Lord (Tariq) Ahmad of Wimbledon, the UK’s Minister for South Asia, the United Nations and the Commonwealth, has just departed following a three-day visit to Bangladesh. In a busy programme of meetings and visits, the Minister reinforced the UK’s commitment to deepening cooperation with Bangladesh across a wide range of issues including trade, security, climate change and the Rohingya crisis.
Lord Ahmad, who is also the UK Prime Minister’s Special Representative on Preventing Sexual Violence in Conflict, held meetings with the Honourable Prime Minister Sheikh Hasina, with Foreign Minister Dr AK Abdul Momen and with Foreign Secretary Masud Bin Momen, as well as with representatives of civil society organisations and the humanitarian sector.
In his meetings, Lord Ahmad discussed the path to Bangladesh’s landmark graduation from Least Developed Country Status, which is due in 2026. The Minister set out opportunities for enhanced trade and investment between the UK and Bangladesh, with a particular focus on the service sectors in which the UK is a world-leader, including finance, health and education.
Lord Ahmad urged the Government of Bangladesh to implement the relevant rules to allow UK higher education institutions to offer their services in Bangladesh. This would offer young Bangladeshis more choice and support quality improvement across the sector as part of the Bangladesh government’s drive to improve the effectiveness and relevance of Higher Education.
During his meetings, Lord Ahmad had the opportunity to discuss the valuable contribution of civil society, media, and academia to the partnership between the UK and Bangladesh. He acknowledged the challenges facing some of these groups, and highlighted the UK’s commitment to supporting human rights and democratic values. He also supported their commitment to the democratic process ahead of Bangladesh’s upcoming elections.
In his meeting with faith leaders, Lord Ahmad highlighted the importance that the UK attaches to freedom of religion and belief. He also encouraged further focus on inter-religious dialogue, with particular attention to the intersection between freedom of religion and belief and gender equality.
Lord Ahmad also discussed the outcomes of COP26 and looked forward to strengthening the UK-Bangladesh partnership on climate action, which combines expertise and technology alongside the recently-announced £120 million (14.2 billion taka) of UK Aid funding to overcome climate challenges.
On 17 November, Lord Ahmad represented the UK at the Indian Ocean Rim Association Council of Ministers. Speaking in the UK’s capacity as Dialogue Partner, Lord Ahmad said that the type of cooperation that IORA did best would be invaluable in the response to the legacy of the pandemic, climate change and the sustainable use of the Indian Ocean’s maritime resources.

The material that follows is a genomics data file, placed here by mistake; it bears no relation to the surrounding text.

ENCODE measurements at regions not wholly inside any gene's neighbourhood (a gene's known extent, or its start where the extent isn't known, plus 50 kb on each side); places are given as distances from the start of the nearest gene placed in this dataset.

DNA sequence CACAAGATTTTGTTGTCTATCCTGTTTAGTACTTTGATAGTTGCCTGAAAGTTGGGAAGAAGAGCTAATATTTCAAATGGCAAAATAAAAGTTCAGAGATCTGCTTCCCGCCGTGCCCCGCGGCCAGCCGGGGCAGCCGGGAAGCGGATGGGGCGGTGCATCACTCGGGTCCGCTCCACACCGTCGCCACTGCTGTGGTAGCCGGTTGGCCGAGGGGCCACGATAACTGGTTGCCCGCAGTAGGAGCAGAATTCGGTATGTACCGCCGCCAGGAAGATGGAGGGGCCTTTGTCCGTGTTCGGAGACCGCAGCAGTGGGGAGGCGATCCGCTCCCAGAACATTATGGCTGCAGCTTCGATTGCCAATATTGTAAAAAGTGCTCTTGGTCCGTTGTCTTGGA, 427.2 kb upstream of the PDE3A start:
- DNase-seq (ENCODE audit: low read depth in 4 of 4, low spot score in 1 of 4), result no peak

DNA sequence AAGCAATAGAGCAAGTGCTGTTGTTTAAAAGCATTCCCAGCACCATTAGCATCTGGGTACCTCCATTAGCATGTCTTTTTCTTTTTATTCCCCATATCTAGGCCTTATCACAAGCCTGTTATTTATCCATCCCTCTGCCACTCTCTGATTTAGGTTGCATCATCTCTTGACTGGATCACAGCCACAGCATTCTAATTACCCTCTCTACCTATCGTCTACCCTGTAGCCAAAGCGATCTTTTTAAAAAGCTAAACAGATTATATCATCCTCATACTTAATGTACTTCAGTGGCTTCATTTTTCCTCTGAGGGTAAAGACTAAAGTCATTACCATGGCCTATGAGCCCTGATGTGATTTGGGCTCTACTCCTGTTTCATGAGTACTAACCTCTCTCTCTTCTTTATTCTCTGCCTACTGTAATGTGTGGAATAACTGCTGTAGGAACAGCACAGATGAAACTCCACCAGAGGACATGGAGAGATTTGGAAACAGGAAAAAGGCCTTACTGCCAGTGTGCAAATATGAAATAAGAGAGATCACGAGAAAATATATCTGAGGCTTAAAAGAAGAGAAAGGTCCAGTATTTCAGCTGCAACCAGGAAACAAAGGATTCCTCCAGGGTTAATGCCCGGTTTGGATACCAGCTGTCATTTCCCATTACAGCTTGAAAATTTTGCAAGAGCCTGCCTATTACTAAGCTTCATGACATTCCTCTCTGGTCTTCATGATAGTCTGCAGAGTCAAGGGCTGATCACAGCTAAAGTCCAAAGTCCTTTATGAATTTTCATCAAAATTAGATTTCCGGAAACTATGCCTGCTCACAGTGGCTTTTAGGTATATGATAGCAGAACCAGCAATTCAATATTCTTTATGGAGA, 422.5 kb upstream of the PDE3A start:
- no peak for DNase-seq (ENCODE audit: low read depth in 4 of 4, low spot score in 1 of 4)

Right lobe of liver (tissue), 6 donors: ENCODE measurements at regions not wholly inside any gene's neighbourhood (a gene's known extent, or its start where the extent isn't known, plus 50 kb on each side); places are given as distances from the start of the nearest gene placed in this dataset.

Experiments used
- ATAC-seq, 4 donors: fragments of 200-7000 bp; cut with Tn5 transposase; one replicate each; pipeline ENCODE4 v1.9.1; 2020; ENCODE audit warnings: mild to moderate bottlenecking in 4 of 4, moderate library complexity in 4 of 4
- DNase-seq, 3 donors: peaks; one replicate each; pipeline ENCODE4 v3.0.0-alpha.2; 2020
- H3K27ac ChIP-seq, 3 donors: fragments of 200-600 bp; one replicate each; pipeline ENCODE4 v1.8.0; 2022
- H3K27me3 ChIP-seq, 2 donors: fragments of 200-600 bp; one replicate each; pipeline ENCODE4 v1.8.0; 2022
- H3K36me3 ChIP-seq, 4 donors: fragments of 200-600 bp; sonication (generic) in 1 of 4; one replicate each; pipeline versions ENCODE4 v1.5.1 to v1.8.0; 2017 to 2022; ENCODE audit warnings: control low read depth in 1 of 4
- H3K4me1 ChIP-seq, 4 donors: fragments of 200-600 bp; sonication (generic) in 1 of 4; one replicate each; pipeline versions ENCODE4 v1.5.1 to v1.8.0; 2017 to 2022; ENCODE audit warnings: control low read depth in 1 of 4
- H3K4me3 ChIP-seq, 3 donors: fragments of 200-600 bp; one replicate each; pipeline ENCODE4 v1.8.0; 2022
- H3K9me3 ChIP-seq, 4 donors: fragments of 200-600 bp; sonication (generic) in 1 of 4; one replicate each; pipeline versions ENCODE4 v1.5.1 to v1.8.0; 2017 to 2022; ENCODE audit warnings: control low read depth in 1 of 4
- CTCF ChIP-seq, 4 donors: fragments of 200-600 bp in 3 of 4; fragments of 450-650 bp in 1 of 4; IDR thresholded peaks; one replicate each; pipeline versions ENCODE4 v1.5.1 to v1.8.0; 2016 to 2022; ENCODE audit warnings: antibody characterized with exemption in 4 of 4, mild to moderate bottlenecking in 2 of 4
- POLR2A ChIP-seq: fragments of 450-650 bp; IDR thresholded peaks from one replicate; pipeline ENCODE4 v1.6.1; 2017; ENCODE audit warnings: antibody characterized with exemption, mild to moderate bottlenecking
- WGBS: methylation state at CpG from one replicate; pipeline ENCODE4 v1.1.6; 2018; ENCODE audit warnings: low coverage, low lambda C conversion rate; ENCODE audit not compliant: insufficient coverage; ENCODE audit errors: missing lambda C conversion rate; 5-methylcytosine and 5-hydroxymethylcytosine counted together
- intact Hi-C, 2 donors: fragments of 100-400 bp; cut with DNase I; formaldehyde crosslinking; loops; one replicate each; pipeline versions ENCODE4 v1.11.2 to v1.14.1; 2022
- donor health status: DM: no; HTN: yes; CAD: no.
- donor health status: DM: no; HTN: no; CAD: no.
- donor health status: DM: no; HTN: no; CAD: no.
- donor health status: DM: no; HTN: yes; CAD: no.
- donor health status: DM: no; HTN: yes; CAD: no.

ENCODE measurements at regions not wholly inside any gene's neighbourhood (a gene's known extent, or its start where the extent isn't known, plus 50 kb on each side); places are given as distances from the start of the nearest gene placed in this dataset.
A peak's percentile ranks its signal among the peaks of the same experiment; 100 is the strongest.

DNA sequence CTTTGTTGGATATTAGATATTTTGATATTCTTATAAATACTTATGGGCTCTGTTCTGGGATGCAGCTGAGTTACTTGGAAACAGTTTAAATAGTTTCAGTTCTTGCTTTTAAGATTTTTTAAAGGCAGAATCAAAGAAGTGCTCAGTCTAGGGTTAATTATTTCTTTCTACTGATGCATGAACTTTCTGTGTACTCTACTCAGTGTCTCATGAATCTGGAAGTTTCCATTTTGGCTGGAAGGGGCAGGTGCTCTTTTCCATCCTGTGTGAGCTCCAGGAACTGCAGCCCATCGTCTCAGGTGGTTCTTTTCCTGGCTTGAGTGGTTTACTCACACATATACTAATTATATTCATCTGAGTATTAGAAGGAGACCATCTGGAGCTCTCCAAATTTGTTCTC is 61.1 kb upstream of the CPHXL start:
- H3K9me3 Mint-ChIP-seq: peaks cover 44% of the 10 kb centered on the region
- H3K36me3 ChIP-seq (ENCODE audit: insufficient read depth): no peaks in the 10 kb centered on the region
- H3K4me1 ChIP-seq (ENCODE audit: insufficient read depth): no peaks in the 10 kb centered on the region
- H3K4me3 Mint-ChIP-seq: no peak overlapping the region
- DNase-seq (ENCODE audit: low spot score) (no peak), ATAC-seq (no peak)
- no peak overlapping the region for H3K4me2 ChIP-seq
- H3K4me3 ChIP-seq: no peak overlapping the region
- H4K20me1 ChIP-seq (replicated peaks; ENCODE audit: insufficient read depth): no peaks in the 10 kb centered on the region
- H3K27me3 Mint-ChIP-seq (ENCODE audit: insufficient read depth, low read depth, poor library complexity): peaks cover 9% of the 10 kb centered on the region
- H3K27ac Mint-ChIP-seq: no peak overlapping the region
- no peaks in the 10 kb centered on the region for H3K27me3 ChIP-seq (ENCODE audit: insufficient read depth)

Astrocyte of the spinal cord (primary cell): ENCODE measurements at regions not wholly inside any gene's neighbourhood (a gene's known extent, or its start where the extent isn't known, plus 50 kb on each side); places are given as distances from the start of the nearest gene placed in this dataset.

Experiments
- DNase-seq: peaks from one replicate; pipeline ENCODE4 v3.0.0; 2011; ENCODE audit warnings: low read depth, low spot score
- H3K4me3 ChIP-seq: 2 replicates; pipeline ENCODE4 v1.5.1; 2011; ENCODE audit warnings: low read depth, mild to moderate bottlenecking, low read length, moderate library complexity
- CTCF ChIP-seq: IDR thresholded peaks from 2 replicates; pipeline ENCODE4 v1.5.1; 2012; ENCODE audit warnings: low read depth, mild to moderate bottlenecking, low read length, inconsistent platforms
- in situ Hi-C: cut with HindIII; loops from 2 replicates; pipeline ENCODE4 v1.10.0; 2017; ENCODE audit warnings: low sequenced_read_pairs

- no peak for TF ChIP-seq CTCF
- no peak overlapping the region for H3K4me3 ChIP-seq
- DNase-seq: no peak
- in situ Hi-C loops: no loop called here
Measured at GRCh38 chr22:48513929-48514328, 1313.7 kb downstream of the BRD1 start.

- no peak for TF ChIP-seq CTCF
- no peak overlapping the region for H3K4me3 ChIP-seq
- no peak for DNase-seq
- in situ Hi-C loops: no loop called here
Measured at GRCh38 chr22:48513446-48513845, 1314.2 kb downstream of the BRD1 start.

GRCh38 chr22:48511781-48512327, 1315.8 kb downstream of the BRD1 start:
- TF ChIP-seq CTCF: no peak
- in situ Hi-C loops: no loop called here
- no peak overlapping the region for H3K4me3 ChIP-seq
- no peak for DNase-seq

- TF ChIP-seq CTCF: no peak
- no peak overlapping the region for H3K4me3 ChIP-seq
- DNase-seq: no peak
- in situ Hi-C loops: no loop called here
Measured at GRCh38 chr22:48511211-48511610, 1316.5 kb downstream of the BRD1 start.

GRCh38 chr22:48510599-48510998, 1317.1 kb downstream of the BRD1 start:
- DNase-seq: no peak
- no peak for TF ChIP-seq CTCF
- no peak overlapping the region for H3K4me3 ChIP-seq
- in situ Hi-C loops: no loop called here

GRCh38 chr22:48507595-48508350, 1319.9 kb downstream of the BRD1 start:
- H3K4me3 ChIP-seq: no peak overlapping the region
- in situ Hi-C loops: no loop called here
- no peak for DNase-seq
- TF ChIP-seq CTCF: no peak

On 16 November, Lord Ahmad visited Cox’s Bazar. The Minister met Rohingya families and community leaders to learn about the persecution they had suffered in Myanmar, and to hear first-hand about the challenges that life in the camps presents. The refugees were clear that they were keen to return home and stressed their gratitude to the Government of Bangladesh for welcoming and protecting them in the meantime. They also explained how important it was that they had access to education and livelihood opportunities while they were still in Bangladesh.
The Minister was struck by the well-organised and well-coordinated UN humanitarian operation in the camps. In particular, he noted the importance of properly registering the Rohingya living there, and the link this provided to the regular distribution of food and cooking gas. The camp infrastructure is being maintained to a good standard with rapid repairs where the weather causes damage that could jeopardise lives. Rehabilitation of the environment was also very much in evidence.
The Minister was concerned to hear about the challenges during the hours of darkness when deteriorating security presented a much greater threat, particularly for women and girls. He was encouraged by the increasing presence of law enforcement agencies and the commitment of the Government to improving security.
Lord Ahmad said:
“My heart goes out to all those affected by recent violence in the Rohingya camps in Cox’s Bazaar. I was moved by the dignity and fortitude I witnessed amongst the refugees living there. The UK has already provided over £320 million to the humanitarian response to the crisis, and will continue to work with the Government of Bangladesh to support the Rohingya for as long as necessary until their safe, voluntary and dignified return can be guaranteed.”
On 15 November Lord Ahmad delivered a speech to an audience at the Bangladesh Foreign Service Academy, in which he celebrated the first 50 years of friendship between the UK and Bangladesh, and set out his ambitions for the next 50 years. Lord Ahmad also announced new UK funding of £54 million, that will be invested in two new programmes designed to help ensure disadvantaged girls and young people have access to a quality education.
Reflecting on his visit, Lord Ahmad said:
“I am grateful to the Government and people of Bangladesh for their warm welcome this week. Over the past three days, I have been inspired by the people I have met and the quality of our conversations. I was buoyed by the evident strength of feeling, and our shared ambitions for the future. I wish everyone in Bangladesh the very best for your continued Golden Jubilee celebrations next month, and invite everyone to join me in looking forward to many more years of BritBanglaBondhon.”